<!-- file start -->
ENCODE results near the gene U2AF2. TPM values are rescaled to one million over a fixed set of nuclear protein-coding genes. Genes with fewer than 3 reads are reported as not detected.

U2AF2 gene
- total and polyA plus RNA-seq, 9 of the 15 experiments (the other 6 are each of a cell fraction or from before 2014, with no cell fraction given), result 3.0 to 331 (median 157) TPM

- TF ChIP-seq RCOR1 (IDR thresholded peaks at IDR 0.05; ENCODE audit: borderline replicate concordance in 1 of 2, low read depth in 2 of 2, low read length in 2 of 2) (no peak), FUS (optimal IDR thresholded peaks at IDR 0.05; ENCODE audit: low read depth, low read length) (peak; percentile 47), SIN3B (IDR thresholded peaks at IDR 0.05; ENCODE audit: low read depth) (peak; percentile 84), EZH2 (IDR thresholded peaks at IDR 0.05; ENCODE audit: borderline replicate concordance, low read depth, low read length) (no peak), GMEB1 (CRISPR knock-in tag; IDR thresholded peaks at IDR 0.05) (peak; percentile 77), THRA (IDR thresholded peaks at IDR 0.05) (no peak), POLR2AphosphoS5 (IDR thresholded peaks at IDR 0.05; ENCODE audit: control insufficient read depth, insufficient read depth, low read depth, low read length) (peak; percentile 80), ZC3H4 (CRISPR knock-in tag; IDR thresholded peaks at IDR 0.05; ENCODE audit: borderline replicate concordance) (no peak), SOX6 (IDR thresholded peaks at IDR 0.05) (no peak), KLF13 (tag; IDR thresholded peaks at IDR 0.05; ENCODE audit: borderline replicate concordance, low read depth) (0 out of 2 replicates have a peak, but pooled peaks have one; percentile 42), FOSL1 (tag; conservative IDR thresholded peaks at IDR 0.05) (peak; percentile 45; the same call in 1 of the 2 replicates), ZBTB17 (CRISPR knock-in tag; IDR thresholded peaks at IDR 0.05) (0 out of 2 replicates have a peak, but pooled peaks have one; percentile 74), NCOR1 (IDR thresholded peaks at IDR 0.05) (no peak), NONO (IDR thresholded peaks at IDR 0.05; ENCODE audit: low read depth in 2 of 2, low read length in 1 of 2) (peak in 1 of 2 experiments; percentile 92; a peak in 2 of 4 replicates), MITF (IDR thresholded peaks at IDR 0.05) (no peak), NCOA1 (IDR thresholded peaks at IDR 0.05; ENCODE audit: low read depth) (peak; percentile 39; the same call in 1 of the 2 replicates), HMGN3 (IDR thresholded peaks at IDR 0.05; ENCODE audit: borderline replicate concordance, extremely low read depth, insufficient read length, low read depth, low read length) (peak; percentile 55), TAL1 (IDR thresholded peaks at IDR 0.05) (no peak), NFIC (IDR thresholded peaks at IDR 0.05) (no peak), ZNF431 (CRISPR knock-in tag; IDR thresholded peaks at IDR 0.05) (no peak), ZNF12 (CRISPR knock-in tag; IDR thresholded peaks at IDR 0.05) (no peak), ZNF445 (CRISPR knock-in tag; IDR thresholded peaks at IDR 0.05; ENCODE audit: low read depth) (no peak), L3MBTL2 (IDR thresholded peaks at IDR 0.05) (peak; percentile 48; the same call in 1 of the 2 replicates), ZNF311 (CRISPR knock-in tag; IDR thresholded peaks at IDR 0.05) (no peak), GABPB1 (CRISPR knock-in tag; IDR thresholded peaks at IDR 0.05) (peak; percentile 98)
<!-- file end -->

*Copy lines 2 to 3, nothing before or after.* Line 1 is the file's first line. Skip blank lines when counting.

U2AF2 gene
- total and polyA plus RNA-seq, 9 of the 15 experiments (the other 6 are each of a cell fraction or from before 2014, with no cell fraction given), result 3.0 to 331 (median 157) TPM